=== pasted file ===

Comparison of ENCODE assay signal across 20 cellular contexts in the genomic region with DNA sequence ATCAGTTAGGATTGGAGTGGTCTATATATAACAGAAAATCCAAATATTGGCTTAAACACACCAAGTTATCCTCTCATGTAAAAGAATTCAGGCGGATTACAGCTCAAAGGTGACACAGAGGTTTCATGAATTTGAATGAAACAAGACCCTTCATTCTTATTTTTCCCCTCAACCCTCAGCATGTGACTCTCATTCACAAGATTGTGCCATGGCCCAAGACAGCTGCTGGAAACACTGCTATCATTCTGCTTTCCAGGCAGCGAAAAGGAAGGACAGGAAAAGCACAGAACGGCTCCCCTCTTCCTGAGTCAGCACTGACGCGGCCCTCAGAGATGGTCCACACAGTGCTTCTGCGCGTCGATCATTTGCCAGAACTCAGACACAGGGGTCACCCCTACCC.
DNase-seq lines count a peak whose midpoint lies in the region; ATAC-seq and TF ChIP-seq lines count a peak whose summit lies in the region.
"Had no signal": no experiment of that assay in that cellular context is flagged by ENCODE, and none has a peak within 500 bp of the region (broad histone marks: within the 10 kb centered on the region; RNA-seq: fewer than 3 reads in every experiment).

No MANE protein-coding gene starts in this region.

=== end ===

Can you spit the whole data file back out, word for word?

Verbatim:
Comparison of ENCODE assay signal across 20 cellular contexts in the genomic region with DNA sequence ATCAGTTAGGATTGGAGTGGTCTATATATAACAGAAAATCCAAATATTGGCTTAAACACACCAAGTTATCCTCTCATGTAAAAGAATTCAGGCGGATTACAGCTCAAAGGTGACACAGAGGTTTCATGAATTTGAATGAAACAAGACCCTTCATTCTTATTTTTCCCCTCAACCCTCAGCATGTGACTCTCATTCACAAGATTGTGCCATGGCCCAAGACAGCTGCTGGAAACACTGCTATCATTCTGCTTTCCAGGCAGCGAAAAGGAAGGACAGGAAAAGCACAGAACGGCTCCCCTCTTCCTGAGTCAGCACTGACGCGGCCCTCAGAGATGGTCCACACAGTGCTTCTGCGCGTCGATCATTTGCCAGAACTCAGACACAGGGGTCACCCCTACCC.
DNase-seq lines count a peak whose midpoint lies in the region; ATAC-seq and TF ChIP-seq lines count a peak whose summit lies in the region.
"Had no signal": no experiment of that assay in that cellular context is flagged by ENCODE, and none has a peak within 500 bp of the region (broad histone marks: within the 10 kb centered on the region; RNA-seq: fewer than 3 reads in every experiment).

No MANE protein-coding gene starts in this region.